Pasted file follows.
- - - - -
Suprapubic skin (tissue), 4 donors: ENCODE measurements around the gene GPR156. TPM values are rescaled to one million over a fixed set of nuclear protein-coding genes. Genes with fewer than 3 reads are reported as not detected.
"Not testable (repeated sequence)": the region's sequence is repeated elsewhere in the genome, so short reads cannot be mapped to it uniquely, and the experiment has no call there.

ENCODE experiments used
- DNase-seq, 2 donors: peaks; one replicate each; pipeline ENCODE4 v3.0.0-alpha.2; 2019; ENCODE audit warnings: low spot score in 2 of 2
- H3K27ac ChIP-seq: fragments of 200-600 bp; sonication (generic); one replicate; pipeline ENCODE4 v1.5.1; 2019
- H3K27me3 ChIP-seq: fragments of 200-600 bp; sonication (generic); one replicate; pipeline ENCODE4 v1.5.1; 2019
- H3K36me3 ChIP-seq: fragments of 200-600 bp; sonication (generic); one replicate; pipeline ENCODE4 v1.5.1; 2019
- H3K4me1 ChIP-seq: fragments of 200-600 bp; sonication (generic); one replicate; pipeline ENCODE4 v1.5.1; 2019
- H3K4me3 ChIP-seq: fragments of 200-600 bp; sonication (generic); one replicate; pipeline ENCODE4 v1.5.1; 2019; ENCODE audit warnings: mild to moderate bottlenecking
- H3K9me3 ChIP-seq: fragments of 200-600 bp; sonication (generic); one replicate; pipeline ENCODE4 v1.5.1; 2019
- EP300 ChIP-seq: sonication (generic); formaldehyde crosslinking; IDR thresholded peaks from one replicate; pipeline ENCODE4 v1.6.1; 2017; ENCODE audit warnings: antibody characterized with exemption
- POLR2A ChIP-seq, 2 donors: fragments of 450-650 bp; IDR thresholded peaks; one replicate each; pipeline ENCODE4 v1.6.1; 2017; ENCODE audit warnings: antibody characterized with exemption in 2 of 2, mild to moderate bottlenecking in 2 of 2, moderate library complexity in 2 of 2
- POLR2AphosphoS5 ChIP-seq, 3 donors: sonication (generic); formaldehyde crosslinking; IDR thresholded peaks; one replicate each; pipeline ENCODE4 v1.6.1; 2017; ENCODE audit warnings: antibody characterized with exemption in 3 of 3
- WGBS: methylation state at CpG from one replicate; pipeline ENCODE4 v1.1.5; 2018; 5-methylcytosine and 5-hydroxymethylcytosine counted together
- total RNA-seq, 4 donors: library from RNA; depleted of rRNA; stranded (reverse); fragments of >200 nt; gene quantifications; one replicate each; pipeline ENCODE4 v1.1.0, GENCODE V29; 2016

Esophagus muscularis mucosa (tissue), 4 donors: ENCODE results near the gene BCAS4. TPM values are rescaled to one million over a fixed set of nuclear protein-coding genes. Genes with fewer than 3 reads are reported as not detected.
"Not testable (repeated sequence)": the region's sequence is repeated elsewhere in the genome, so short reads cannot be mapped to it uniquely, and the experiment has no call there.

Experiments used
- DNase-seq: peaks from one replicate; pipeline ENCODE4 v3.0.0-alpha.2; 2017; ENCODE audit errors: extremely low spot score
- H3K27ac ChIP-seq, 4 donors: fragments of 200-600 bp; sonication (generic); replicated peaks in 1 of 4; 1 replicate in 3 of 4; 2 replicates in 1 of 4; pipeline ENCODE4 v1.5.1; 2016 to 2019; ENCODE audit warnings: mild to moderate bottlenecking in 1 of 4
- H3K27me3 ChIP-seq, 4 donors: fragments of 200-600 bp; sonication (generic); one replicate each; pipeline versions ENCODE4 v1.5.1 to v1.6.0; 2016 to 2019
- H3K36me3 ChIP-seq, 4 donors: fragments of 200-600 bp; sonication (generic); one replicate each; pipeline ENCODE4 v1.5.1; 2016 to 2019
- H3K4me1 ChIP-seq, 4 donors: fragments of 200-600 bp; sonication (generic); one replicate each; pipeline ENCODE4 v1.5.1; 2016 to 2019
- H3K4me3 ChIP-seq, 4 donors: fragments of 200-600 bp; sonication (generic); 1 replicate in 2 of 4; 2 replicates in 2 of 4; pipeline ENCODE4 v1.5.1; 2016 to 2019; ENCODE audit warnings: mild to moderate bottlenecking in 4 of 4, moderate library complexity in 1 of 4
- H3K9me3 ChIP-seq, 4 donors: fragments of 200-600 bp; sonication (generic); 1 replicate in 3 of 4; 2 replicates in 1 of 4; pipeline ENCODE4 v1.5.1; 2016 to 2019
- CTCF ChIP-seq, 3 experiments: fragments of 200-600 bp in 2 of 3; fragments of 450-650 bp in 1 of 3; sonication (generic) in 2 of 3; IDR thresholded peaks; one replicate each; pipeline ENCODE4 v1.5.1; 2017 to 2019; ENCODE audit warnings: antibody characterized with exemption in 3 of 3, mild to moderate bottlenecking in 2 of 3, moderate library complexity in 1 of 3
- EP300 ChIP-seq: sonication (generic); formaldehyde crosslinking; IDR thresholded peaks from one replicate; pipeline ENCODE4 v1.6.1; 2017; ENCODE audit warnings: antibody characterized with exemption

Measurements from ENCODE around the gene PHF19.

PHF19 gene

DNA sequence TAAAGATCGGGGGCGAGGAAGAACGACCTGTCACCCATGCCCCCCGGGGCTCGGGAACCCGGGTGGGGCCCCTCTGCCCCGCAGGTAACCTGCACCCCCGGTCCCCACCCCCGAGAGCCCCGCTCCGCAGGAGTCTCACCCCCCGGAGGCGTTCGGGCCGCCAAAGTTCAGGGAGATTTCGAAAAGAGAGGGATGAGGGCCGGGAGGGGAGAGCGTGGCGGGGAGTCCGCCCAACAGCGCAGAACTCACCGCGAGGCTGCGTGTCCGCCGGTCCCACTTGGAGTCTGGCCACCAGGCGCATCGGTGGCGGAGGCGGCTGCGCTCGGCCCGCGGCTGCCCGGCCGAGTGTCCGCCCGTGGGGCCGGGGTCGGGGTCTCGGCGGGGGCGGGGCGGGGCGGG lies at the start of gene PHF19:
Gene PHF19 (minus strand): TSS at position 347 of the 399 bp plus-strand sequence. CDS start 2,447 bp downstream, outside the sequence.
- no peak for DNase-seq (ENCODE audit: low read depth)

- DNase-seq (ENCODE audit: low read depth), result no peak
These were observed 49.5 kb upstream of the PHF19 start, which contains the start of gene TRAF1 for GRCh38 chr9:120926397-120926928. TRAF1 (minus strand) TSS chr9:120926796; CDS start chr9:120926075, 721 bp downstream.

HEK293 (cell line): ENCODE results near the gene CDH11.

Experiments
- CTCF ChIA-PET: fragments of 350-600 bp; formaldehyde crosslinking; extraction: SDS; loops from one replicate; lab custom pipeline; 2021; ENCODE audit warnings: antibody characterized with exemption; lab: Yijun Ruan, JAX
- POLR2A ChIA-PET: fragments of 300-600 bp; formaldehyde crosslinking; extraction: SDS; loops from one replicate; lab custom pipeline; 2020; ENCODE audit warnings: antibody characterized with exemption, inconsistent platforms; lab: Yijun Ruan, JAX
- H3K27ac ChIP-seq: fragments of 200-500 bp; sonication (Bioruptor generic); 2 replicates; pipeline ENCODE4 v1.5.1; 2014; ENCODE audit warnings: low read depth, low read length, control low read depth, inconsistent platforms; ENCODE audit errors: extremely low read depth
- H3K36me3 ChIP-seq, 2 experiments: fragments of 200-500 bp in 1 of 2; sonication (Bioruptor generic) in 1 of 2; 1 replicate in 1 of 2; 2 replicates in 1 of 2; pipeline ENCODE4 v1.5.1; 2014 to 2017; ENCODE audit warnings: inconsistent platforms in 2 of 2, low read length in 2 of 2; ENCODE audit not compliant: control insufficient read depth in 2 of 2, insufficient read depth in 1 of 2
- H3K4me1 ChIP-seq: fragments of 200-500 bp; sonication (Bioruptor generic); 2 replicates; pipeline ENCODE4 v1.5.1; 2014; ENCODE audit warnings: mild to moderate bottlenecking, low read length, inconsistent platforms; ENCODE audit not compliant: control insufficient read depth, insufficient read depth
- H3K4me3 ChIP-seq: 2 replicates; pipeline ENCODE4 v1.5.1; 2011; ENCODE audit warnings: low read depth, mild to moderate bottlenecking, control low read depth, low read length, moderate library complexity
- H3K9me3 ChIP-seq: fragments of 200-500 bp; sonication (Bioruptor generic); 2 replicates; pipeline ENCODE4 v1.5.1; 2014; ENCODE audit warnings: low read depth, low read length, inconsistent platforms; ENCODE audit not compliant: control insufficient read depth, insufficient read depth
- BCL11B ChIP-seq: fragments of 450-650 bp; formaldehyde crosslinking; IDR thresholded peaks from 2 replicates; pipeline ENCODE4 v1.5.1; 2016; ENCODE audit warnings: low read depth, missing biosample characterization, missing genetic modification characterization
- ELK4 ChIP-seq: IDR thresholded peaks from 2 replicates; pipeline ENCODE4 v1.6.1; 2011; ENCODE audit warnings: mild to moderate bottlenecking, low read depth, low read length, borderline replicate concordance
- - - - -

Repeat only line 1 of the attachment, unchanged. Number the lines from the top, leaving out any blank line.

Suprapubic skin (tissue), 4 donors: ENCODE measurements around the gene GPR156. TPM values are rescaled to one million over a fixed set of nuclear protein-coding genes. Genes with fewer than 3 reads are reported as not detected.